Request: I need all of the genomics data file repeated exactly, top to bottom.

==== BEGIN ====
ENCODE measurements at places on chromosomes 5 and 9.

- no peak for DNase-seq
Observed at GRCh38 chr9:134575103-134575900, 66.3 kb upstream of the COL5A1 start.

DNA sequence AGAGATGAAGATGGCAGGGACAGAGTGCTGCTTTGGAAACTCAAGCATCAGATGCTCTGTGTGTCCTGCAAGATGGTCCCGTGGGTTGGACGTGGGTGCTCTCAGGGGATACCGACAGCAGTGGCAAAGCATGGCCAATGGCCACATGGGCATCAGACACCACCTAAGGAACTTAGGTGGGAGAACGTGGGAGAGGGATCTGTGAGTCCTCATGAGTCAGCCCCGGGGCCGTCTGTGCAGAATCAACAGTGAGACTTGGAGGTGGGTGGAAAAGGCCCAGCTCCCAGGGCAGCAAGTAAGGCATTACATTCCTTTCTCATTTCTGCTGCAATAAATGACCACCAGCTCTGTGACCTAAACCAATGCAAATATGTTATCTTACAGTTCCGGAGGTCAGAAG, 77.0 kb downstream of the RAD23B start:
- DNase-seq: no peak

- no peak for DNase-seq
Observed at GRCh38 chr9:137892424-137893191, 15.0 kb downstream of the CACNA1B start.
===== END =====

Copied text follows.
ENCODE measurements at places on chromosomes 5 and 9.

- no peak for DNase-seq
Observed at GRCh38 chr9:134575103-134575900, 66.3 kb upstream of the COL5A1 start.

DNA sequence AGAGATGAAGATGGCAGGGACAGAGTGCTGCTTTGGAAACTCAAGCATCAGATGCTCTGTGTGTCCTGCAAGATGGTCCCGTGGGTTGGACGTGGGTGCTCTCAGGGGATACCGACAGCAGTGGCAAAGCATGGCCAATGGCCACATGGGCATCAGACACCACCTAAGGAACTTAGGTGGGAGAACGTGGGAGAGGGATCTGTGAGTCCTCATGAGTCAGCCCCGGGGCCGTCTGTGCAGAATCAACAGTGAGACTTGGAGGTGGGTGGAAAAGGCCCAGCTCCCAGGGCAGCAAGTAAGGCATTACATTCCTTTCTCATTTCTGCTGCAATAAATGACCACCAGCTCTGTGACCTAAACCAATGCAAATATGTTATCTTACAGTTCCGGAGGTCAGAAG, 77.0 kb downstream of the RAD23B start:
- DNase-seq: no peak

- no peak for DNase-seq
Observed at GRCh38 chr9:137892424-137893191, 15.0 kb downstream of the CACNA1B start.